Microsoft Office Tutorials and References
In Depth Information
5. To create the Price field, do the same: click Create Column on the List Settings page, and
set Column Name to Price And Type to Currency. Require the field, and set the minimum
value of 5.00. Otherwise, keep the defaults (including no column validation). Click OK.
At this point, you can see that it’s not hard to add field after field to a list (having to
configure the settings can get tiresome, but that’s what site columns are for). However, the next three
fields for this custom list are a little fancier. The first one is a field with validation; then you’ll do
a Customer lookup field. The lookup field will connect to the Customers contact list so that the
data entry person won’t need to type in a customer’s name if it already exists in the Customers
list. Finally, you’ll add the custom site column.
Adding a Field with Column validation
Column validation lets you configure a simple formula on the field; the value that is entered
during data entry must meet the formula’s criteria, or the list item will fail to be created. At that
point, a conigurable error message will appear beneath the offending field in the new item
form, indicating what kind of value is acceptable and requiring that the error be corrected. In
this example, you’ve chosen to allow no more than 10 of each item per order because of shipping
issues. So if any value over 10 is entered into the Quantity field, it should be red-lagged before
the item is saved to the list so that the user can correct it.
1. To create the Quantity field that you are going to validate, click Create Column, and enter
the following values:
Column Name: Quantity
2. Require the field, and set a minimum value of 1 (so there can be no zero quantities).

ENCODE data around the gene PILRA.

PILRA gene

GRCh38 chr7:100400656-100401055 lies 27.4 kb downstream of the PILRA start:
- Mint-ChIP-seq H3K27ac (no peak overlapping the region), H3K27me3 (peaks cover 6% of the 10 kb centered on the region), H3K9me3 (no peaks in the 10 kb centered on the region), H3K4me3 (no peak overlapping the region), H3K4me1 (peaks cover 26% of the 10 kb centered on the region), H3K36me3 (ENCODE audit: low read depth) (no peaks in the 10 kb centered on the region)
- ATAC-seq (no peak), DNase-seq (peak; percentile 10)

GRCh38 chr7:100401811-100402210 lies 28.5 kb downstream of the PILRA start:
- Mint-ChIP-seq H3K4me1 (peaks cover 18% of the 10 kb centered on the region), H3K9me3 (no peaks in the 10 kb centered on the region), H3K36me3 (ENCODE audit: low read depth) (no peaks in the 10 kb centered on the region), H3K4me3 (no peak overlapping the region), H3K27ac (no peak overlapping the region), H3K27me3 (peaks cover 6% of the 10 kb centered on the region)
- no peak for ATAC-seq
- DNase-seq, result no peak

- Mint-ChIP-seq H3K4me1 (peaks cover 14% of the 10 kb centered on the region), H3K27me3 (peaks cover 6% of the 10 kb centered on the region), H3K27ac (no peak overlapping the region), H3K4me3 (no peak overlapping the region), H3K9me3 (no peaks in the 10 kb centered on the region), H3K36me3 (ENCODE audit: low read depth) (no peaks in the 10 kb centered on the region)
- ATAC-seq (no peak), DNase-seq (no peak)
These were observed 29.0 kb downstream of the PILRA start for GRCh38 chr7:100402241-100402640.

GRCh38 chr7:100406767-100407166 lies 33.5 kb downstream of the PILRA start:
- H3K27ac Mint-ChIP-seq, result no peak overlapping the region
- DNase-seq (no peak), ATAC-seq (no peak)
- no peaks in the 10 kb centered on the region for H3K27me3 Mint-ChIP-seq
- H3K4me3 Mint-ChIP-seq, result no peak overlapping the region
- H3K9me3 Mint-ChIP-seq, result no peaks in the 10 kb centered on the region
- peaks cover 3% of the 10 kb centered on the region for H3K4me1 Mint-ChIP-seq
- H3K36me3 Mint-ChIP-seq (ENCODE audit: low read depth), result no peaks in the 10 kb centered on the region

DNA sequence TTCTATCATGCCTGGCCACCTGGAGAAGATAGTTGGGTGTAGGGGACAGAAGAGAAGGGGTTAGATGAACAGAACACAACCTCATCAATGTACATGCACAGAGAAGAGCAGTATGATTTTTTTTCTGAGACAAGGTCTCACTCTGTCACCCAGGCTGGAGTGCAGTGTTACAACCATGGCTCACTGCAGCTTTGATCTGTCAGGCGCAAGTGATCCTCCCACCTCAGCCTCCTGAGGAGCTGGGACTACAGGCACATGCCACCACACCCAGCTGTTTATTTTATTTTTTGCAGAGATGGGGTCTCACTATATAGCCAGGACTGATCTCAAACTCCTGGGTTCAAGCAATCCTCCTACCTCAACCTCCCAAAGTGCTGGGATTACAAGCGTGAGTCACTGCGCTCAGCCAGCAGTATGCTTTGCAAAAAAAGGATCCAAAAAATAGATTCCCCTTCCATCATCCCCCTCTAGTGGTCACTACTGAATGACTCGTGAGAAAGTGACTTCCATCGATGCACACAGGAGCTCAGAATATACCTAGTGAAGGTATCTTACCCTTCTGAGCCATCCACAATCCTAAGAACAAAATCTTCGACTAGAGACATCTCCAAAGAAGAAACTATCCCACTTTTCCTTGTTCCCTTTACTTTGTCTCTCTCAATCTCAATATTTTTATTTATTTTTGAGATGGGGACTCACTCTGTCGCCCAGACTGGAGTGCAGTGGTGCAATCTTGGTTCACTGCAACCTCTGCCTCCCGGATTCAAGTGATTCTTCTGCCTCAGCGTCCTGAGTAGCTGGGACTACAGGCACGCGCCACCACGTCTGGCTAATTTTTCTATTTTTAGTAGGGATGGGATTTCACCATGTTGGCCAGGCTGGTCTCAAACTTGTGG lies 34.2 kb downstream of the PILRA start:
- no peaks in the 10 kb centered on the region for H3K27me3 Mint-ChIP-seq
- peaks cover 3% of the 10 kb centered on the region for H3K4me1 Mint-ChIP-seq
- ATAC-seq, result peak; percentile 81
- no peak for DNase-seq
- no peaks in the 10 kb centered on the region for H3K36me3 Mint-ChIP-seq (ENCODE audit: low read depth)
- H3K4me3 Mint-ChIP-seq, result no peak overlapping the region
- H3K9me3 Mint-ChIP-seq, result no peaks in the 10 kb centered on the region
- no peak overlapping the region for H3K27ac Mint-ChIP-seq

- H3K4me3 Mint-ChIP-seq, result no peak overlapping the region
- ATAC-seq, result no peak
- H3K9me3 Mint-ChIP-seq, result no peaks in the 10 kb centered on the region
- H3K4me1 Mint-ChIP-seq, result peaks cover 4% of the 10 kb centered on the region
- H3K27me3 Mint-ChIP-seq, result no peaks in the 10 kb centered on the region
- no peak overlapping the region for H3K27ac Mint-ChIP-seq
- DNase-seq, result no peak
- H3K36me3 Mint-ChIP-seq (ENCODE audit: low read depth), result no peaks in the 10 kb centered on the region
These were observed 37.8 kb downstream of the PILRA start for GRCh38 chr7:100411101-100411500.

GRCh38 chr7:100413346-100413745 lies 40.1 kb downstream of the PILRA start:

Otherwise, keep the rest of the defaults; don’t enforce unique value, keep automatic decimal
places, no default value, don’t display as a percentage, and add the field to the default view.
3. To expand the Column Validation section, click the section title or the plus sign next to it.
In the Column Validation section are two settings, Formula and User Message
Figure 7.39). (
The syntax for entering a formula can be a little picky (there is a link to open Help so you
can look for more information on formulas). Even though you are obviously referring to
this field, you must enter the field name in brackets anyway (SharePoint will strip the
brackets off and add an equal sign after you save; although I added it in the figure below,
you’re not obligated to start the formula with equals). Finally, the actual calculation or
argument itself has its own syntax. In this case, you need to be sure that the value of this
field is less than or equal to 10. Remember, for validation, you are entering the value that
defines the parameters that the data in the field has to fall within, so this calculation must
be true to pass, not be the criteria by which the data fails.
4. So in this case, the formula in the Formula field should be entered as follows: